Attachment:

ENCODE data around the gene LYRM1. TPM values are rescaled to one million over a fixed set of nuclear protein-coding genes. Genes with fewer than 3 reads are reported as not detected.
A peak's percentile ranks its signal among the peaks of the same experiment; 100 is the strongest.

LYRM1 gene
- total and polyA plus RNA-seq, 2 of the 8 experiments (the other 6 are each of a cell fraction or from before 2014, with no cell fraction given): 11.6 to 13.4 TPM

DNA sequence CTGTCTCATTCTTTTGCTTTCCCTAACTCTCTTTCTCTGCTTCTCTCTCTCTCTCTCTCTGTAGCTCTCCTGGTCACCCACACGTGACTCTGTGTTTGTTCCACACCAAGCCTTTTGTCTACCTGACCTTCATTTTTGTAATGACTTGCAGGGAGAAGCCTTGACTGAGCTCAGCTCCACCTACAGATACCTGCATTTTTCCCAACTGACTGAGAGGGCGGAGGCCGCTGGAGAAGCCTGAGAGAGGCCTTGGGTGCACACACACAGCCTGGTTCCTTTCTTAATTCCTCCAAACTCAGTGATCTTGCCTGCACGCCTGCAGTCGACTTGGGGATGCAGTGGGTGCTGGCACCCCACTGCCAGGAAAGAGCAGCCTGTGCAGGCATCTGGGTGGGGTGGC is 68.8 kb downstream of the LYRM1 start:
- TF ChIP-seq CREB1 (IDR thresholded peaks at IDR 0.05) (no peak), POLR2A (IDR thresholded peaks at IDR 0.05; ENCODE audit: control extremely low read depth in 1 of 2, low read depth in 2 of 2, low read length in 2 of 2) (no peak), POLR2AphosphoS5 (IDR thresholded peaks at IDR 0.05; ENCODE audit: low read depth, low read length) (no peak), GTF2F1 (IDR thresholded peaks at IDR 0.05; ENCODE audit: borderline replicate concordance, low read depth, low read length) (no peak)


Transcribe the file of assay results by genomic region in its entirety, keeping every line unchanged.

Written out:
ENCODE data around the gene LYRM1. TPM values are rescaled to one million over a fixed set of nuclear protein-coding genes. Genes with fewer than 3 reads are reported as not detected.
A peak's percentile ranks its signal among the peaks of the same experiment; 100 is the strongest.

LYRM1 gene
- total and polyA plus RNA-seq, 2 of the 8 experiments (the other 6 are each of a cell fraction or from before 2014, with no cell fraction given): 11.6 to 13.4 TPM

DNA sequence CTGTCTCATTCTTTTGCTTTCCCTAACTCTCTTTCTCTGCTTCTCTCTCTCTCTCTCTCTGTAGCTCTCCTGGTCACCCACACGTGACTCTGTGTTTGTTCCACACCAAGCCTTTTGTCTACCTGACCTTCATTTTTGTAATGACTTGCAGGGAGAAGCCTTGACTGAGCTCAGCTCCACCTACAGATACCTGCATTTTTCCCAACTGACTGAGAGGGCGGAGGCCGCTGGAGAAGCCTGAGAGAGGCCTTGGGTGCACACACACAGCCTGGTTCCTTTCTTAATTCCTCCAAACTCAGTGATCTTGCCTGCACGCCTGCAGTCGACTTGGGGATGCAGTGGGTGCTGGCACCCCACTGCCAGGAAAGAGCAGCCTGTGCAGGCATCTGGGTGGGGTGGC is 68.8 kb downstream of the LYRM1 start:
- TF ChIP-seq CREB1 (IDR thresholded peaks at IDR 0.05) (no peak), POLR2A (IDR thresholded peaks at IDR 0.05; ENCODE audit: control extremely low read depth in 1 of 2, low read depth in 2 of 2, low read length in 2 of 2) (no peak), POLR2AphosphoS5 (IDR thresholded peaks at IDR 0.05; ENCODE audit: low read depth, low read length) (no peak), GTF2F1 (IDR thresholded peaks at IDR 0.05; ENCODE audit: borderline replicate concordance, low read depth, low read length) (no peak)